What do you think? Do you agree that reading fiction can make the world a better place?
Okay, people. ClexaCon. This convention is dedicated to the positive representation of LGBTQ+ women in film, TV, books, comics, and other forms of media. I just got back from ClexaCon 2019 in Las Vegas, and oh my.
If you’re curious about this event and wondering if you should go, the short answer is yes. Here’s a recap of what went down this weekend, and what you can expect at ClexaCon 2020 and onward.
Step 1: Fangirl over celebrities
Wayhaught Q&A panel, live podcast recordings, workshops hosted by Natasha Negovanlis and Elise Bauman… The schedule for this event is crazy cool.
At its heart is a series of panels, photo ops, signings, and many other opportunities to meet top female LGBTQ+ actors/characters from film and TV. ClexaCon 2019 guests included actresses from Wynonna Earp, Carmilla, Buffy the Vampire Slayer, Runaways, Glee, One Day At A Time, and loads more. There was no shortage of opportunities to interact with them. I saw them wandering about (Dominique Provost-Chalkley legit strolled past me as I was getting coffee), and there were always several celebs at a time at the meet-and-greet tables.
Step 2: Discover books, comics, art, and more
I spent the weekend among the exhibitor booths with the other vendors, artists, and authors. It was incredible how many creators were there! As a fan, this is an amazing opportunity to meet your favorite creators of LGBTQ+ content and discover new ones.
Step 3: Make friends and network
It’s impossible not to make friends at this event. It happens while walking around, but they also facilitate it with events like Speed Friending. We’re a bunch of fans all here for the same reasons.
If you’re a creator, there are lots of opportunities to chat with other people in the business and exchange info. Reps from Tello Films were present and offered opportunities for pitching and asking questions. I was so excited to chat with other authors in my genre, and I finally got to meet fellow “warrior girl x mermaid” author Julia Ember in person.
Step 4: Party on, because it’s Vegas
Every night had an event going on, and whether you prefer partying or Netflixing, there was something for everyone.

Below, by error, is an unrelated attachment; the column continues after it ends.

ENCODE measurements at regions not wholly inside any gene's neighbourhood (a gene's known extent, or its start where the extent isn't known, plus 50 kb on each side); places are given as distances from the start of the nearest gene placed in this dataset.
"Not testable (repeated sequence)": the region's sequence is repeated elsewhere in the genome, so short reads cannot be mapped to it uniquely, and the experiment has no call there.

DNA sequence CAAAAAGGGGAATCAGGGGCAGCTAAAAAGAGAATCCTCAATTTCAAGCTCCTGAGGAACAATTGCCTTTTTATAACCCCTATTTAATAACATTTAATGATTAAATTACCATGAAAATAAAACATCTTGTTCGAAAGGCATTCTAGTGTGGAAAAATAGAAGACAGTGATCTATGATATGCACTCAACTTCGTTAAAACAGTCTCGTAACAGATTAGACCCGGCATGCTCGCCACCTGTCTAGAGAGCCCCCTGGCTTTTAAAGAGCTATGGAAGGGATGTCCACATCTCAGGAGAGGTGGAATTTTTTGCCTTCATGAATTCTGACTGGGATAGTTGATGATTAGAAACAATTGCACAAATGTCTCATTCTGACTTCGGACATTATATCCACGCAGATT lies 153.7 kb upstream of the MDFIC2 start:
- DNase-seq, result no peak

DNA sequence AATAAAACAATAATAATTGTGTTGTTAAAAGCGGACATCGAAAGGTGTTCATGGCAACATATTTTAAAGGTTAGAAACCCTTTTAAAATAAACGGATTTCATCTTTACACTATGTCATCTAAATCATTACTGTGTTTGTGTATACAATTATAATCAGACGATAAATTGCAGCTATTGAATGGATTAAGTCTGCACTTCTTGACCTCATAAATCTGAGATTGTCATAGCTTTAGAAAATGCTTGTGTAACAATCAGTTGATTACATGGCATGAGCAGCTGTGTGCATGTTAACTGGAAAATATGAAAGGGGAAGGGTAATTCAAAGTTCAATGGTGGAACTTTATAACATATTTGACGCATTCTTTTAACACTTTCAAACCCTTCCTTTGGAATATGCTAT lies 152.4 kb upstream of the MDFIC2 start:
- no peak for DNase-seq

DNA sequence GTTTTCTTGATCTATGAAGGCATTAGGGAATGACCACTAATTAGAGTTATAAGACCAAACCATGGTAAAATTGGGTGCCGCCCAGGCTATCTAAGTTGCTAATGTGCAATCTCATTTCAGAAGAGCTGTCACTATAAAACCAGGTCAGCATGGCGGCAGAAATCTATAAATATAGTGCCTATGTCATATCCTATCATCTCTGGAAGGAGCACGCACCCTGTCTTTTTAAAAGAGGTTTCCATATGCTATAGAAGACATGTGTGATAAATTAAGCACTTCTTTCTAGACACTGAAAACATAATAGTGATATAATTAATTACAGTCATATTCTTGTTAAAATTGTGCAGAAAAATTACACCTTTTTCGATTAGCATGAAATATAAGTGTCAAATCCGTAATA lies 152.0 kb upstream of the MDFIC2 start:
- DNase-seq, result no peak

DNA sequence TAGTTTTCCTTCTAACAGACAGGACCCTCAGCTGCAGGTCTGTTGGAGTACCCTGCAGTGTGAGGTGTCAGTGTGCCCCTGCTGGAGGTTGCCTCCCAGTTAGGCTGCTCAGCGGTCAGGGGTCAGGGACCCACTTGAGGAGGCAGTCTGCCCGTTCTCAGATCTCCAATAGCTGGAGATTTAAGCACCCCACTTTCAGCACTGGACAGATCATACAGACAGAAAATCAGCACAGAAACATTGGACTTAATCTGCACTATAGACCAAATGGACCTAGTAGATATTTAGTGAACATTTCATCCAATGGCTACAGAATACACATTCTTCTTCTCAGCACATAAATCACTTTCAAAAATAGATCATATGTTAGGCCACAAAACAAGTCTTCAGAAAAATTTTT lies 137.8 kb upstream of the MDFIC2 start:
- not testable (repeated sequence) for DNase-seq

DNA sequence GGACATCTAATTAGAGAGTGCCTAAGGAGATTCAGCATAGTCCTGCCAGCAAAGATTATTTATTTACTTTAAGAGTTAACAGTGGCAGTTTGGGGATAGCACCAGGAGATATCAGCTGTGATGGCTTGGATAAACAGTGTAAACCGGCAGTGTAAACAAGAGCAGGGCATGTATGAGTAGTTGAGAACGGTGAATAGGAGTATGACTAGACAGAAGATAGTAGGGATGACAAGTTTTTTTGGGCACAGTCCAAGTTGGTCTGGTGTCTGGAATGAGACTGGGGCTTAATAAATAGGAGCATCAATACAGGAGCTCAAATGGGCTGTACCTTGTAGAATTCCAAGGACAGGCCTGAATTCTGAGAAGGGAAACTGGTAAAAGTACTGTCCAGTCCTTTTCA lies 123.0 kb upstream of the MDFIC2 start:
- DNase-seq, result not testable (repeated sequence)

For creators and consumers of stories about queer women, ClexaCon is an unparalleled opportunity
As a queer female author and webcomic creator, I was thrilled with the opportunities this convention offered. By getting a booth in the exhibitor hall, I was able to bring my books and the Ice Massacre webcomic to their intended audience. Definitely a win-win situation.
My favorite part by a landslide was getting to meet readers. It was also exciting to meet people who had heard of Ice Massacre and had been wanting to read it! Honestly, I was blown away to discover people had actually heard of me. This was such an exciting and rewarding experience.
Scroll @ClexaCon on Twitter and check out the hashtag to see tweets from attendees.
Ice Massacre: The Graphic Novel launches today! Two ways to experience the comic:
Read for free on icemassacre.com or on your favourite webcomic platform like Tapas (new page every Monday).
Join our Patreon community to get bonus and behind-the-scenes content plus new pages at an accelerated rate of 2 pages per week (Tues/Thurs). This option is the most fun (yes, I am writing bonus scenes!) and our first wave of Patreon supporters will be entered into a raffle for free swag. We sincerely hope you choose this option, as this will provide the funding we need to keep creating the comic.
Head over to one of the links above to read the first 2 pages (first 4 pages on Patreon) and character bios.
Ice Massacre on Social Media
After we’ve posted all the pages that make up an issue, we’ll bundle them up into ebooks and physical copies (free/discounted to our Patreon community) and make those available online and at conventions.
Thank you for all of your support so far! We’re so excited to be embarking on this journey with you.
Tiana Warner here, author of the upcoming Aries 181. In this book, an aerospace intern discovers her boss is a supervillain who is stealing technology to build his company. The proof copy just arrived in the mail. It launches March 26th, and today I thought I would talk about what inspired the story.